Why the name of the World Series should be changed
The name “World Series” is a relic of American imperialism and a past where the United States was the only major baseball-playing nation
AUTHOR’S NOTE: The author of this post considers the geographical border between North America and South America to be at the man-made Panama Canal, although the geographical border between the Americas is generally considered to be the Panama-Columbia international border.
Not too far from now, Major League Baseball will, for the 112th time in baseball’s modern era, award a postseason championship in the best-of-seven World Series. The teams that will compete in this year’s World Series are, as of the writing of this article, yet to be determined.
With another World Series only a short time into the future, I think that it’s nonsensical to continue to refer to MLB’s postseason-ending championship series as the World Series.
The origins of the name “World Series” date back to the late 19th century, before the first modern World Series in 1903. At that time, baseball was primarily played in the United States, and the champions of either the National League (the American League didn’t start play until 1901) or a championship game/series of games played between the National League champions and another baseball league could plausibly claim to be the world champions of baseball. Additionally, American imperialism was a prevailing political ideology in the late 19th century and early 20th century.
However, in 2016, baseball is not just America’s national pastime. Canada is home to one of MLB’s 30 clubs, and Japan, South Korea, Mexico, Cuba, the Dominican Republic, and other countries can claim to be major baseball-playing nations. Baseball in 2016 is not like sports like American football and Australian rules football today, in the sense that teams playing within one country can vie for a de facto world championship in their sport, even if the term “world championship” is not commonly used to describe the champion of their sport.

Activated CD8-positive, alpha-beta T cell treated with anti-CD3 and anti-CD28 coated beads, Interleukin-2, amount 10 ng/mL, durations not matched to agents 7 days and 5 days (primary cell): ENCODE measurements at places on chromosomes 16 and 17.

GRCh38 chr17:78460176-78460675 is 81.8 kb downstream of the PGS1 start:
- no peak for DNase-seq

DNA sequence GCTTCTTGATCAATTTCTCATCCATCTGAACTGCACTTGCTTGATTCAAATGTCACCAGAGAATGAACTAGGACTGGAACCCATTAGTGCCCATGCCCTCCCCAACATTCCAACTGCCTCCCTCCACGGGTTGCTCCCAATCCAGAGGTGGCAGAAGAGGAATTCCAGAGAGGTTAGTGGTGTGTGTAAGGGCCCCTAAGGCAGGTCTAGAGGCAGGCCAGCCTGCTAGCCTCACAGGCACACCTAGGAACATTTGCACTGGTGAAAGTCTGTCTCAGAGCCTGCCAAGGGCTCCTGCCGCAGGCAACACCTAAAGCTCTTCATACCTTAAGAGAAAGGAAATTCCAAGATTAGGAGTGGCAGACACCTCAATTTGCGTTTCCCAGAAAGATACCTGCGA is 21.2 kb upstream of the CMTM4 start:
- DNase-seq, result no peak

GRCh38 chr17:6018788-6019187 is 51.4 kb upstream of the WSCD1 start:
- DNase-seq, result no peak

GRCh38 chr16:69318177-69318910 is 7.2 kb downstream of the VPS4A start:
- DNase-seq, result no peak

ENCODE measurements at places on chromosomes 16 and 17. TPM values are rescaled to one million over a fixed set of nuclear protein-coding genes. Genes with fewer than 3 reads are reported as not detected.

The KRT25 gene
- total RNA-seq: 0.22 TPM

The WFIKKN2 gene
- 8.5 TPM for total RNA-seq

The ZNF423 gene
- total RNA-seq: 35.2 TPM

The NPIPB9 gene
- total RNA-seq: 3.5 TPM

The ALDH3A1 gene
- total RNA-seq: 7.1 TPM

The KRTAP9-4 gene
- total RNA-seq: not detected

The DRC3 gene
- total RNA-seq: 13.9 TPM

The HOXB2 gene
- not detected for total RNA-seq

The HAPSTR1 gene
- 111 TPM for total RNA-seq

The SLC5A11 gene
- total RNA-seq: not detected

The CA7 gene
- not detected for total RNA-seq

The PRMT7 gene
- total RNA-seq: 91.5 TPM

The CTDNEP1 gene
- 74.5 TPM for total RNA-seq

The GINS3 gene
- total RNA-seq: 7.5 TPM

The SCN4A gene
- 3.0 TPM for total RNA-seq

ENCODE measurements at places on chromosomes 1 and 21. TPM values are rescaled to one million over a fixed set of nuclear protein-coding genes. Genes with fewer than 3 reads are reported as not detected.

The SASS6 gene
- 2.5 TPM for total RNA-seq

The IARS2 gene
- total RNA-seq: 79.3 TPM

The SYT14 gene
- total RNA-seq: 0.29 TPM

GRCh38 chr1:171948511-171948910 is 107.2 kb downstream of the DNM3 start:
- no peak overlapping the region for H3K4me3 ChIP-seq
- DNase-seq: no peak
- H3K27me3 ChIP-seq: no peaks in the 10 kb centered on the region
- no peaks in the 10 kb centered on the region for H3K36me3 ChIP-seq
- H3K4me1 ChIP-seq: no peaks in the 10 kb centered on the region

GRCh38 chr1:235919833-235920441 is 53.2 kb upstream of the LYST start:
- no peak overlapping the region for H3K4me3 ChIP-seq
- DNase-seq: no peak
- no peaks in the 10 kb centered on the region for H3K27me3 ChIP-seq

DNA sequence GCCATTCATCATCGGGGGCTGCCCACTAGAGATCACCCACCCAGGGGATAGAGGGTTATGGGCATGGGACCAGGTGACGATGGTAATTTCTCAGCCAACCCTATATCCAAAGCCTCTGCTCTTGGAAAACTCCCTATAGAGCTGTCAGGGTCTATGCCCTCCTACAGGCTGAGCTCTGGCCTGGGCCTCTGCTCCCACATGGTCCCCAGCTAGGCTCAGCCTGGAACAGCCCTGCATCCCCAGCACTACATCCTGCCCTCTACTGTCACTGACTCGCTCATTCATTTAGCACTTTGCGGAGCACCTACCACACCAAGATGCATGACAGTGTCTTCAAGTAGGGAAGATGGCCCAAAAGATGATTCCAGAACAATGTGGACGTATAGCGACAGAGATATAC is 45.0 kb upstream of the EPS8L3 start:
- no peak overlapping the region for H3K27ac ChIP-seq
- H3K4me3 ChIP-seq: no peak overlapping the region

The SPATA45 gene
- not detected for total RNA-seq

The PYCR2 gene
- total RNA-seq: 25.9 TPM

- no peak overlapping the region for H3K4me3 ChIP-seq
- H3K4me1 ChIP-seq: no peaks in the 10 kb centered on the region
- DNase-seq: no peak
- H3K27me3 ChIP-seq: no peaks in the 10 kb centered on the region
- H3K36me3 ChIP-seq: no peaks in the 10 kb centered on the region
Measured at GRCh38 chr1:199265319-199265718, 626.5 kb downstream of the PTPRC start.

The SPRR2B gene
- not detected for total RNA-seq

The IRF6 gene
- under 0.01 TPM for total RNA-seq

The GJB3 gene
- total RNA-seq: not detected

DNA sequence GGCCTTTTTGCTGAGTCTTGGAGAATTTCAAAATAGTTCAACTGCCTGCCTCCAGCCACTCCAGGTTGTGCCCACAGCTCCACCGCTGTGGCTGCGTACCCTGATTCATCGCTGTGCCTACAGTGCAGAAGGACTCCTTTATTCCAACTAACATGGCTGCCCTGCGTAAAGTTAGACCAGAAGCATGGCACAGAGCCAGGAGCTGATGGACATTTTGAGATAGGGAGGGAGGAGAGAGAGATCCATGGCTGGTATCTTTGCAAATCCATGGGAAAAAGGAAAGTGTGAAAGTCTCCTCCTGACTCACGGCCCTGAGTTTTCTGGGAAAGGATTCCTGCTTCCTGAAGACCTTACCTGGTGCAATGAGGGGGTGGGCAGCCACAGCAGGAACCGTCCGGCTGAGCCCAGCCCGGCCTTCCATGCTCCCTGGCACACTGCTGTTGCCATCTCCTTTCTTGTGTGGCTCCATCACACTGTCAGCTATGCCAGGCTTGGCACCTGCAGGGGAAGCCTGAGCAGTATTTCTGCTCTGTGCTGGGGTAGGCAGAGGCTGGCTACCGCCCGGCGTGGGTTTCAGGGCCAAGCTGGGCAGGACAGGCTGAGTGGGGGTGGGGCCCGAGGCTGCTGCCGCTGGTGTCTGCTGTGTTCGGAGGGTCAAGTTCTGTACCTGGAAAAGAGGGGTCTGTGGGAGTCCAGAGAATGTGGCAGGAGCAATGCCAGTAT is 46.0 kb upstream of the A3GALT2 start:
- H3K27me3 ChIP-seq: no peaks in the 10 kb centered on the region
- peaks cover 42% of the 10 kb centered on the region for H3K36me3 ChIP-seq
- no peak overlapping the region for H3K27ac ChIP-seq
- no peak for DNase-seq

I regard the winner of the World Baseball Classic, a true international competition between teams representing baseball-playing countries played every four years, as the true world champions of baseball. Currently, the Dominican Republic is the reigning champion of the World Baseball Classic, and the next World Baseball Classic is scheduled for next year.
A more appropriate name for the World Series would be the North American Series. This is because all 30 teams that play in Major League Baseball are based in either the United States or Canada. The usage of “North America” in this sense refers to a division of the Americas between North America and Latin America at the United States-Mexico border, not a division of the Americas between North and South at either the Panama Canal or, more commonly, the Panama-Columbia border.